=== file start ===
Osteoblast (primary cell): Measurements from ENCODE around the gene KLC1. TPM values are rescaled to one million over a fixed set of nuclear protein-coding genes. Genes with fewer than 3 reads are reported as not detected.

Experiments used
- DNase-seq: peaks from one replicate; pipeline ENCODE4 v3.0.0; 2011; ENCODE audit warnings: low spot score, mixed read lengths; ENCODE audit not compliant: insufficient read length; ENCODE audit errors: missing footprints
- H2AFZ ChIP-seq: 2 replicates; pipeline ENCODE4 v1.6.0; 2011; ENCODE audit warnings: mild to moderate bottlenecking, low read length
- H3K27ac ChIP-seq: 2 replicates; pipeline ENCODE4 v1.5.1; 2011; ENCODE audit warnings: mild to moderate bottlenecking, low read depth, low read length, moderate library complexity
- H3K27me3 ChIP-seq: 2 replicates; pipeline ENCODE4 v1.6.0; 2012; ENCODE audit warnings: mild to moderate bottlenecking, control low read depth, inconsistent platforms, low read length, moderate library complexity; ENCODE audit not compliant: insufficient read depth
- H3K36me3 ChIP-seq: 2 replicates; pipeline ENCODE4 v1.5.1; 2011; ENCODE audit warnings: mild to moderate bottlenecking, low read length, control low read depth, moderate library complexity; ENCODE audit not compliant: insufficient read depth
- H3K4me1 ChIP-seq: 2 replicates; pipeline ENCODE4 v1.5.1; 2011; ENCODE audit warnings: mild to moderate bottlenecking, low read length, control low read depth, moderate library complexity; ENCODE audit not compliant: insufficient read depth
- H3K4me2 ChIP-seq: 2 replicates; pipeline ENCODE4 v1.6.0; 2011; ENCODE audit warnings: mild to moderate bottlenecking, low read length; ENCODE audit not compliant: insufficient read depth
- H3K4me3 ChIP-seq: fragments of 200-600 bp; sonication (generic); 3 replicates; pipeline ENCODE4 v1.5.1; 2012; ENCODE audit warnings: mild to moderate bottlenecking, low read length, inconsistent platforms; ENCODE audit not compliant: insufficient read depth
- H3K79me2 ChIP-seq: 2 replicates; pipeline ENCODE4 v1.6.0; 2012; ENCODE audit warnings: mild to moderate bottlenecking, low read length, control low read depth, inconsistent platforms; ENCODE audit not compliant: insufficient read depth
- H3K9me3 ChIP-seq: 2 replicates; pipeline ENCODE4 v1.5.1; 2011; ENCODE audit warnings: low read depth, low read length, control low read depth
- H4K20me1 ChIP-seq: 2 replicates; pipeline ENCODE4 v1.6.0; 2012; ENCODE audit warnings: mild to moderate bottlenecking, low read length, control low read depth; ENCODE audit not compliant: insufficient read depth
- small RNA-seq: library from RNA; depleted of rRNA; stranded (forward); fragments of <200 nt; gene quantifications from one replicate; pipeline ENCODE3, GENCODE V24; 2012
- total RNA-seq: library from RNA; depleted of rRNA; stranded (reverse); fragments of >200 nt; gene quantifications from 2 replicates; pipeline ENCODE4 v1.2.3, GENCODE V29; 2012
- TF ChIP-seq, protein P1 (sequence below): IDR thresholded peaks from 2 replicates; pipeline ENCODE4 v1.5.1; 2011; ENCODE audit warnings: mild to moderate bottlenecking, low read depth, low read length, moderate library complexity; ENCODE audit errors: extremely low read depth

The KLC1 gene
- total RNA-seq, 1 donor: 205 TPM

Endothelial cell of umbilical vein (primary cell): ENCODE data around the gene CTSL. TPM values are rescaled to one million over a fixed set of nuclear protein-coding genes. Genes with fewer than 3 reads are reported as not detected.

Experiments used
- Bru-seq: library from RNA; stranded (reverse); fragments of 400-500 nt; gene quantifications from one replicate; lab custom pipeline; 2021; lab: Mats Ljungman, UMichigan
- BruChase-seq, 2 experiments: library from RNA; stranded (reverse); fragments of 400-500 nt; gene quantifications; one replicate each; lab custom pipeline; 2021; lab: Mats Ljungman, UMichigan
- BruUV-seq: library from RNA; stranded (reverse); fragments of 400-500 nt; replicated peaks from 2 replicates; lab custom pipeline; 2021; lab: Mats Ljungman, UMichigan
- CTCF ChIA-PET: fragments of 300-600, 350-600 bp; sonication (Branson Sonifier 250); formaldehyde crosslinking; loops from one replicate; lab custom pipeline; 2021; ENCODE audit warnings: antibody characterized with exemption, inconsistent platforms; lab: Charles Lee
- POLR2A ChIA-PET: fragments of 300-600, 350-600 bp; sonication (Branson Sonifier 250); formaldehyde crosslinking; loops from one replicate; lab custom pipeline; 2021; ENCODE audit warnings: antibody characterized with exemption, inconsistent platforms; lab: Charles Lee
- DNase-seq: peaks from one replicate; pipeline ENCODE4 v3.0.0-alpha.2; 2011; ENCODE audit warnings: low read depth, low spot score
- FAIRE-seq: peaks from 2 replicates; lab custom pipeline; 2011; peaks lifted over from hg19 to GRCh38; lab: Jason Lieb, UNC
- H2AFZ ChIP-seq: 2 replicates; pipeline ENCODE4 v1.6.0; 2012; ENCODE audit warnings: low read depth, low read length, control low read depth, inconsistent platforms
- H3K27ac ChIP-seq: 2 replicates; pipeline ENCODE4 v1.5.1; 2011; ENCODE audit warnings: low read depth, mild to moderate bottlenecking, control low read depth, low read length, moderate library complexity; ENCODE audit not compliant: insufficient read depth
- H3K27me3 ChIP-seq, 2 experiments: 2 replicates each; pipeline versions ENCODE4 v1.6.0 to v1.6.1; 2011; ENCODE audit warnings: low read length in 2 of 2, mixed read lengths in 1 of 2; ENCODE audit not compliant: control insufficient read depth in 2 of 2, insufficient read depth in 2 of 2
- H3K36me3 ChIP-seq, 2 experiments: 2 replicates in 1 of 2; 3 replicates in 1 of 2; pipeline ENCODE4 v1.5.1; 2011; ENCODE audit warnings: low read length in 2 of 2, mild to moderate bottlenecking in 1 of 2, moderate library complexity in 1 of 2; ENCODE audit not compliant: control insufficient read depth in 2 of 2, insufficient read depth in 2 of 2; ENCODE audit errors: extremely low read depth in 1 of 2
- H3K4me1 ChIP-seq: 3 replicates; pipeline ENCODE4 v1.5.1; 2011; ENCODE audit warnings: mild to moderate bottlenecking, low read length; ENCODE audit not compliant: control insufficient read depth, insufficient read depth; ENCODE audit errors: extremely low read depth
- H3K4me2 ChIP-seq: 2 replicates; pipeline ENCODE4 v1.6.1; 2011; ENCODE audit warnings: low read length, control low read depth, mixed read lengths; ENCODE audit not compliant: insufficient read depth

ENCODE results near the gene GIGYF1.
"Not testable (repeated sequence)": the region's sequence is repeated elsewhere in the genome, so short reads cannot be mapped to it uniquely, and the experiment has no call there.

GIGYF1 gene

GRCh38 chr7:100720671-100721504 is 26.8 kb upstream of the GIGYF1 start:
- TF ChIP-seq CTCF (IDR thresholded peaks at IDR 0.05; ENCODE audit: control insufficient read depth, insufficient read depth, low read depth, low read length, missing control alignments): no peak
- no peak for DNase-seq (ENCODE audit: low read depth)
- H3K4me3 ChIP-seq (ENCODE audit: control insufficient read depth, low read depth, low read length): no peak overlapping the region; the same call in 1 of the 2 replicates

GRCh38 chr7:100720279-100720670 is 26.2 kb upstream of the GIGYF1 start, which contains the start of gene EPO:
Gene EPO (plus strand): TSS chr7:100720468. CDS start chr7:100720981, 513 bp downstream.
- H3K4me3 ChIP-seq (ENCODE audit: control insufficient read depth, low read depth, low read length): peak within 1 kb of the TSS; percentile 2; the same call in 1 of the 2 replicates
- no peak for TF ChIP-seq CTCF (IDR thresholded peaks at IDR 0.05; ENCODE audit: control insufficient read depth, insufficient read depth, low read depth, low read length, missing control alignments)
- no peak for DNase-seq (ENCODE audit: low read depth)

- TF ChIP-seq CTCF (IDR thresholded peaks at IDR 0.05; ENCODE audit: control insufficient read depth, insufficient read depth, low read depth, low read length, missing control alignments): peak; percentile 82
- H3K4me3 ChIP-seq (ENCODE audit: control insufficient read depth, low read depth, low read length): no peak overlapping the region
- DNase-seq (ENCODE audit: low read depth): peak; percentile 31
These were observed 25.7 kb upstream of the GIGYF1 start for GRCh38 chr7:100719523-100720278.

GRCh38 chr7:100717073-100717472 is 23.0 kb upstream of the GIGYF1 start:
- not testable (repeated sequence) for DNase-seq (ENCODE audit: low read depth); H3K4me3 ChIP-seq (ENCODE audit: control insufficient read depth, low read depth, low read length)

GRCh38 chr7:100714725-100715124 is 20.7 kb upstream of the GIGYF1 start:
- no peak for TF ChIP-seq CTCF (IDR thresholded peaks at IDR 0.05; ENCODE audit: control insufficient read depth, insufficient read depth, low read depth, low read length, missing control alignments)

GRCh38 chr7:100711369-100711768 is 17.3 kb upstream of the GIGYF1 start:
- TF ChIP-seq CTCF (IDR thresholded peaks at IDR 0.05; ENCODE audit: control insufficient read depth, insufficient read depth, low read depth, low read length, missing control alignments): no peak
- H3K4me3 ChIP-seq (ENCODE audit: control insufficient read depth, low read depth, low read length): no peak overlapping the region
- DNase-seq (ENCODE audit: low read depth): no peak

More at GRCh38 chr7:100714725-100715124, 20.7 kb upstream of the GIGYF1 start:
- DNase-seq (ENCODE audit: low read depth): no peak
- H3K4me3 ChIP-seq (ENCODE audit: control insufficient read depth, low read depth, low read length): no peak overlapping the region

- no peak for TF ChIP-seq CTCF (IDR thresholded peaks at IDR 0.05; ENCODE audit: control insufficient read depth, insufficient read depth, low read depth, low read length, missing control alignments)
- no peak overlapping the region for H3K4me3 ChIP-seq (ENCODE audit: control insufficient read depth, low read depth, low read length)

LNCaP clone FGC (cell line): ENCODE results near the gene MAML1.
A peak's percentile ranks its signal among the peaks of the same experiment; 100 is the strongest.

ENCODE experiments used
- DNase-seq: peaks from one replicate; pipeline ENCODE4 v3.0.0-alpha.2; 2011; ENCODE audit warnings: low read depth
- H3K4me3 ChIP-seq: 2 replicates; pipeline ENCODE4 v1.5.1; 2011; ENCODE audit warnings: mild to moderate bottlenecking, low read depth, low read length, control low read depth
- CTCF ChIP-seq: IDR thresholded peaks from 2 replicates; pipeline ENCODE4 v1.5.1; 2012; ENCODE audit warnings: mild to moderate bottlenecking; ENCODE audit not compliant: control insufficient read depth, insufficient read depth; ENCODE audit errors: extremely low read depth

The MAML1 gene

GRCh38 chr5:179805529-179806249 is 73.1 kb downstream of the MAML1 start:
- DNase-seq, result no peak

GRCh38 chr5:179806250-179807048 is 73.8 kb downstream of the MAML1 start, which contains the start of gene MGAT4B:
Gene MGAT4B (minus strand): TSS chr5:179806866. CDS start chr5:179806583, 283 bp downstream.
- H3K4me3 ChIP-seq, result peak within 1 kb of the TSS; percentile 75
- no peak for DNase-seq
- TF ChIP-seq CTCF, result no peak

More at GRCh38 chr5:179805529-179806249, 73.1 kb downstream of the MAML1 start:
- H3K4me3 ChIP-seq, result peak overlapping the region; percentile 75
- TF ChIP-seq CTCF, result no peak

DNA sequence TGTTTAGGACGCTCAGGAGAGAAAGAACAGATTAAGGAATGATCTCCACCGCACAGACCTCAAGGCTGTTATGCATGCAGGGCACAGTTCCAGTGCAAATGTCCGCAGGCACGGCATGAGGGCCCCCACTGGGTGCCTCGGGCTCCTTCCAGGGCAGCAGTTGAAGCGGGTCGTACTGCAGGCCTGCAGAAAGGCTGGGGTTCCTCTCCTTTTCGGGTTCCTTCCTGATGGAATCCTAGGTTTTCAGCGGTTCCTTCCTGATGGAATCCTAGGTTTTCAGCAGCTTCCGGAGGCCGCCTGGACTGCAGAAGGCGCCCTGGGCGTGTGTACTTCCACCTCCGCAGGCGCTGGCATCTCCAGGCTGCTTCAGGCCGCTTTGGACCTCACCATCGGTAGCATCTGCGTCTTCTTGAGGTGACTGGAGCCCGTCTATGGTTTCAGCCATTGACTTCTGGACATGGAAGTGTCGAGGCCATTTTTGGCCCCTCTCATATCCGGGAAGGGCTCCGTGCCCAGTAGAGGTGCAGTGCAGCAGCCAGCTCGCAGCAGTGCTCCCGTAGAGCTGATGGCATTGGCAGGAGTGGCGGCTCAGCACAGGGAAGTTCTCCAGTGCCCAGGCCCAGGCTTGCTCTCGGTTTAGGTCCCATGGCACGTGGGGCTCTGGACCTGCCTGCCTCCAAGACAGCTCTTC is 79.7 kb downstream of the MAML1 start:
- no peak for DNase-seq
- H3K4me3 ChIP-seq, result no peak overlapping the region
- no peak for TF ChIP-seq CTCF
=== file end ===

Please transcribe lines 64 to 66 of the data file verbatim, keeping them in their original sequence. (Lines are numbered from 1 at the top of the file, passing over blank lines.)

A peak's percentile ranks its signal among the peaks of the same experiment; 100 is the strongest.

ENCODE experiments used
- DNase-seq: peaks from one replicate; pipeline ENCODE4 v3.0.0-alpha.2; 2011; ENCODE audit warnings: low read depth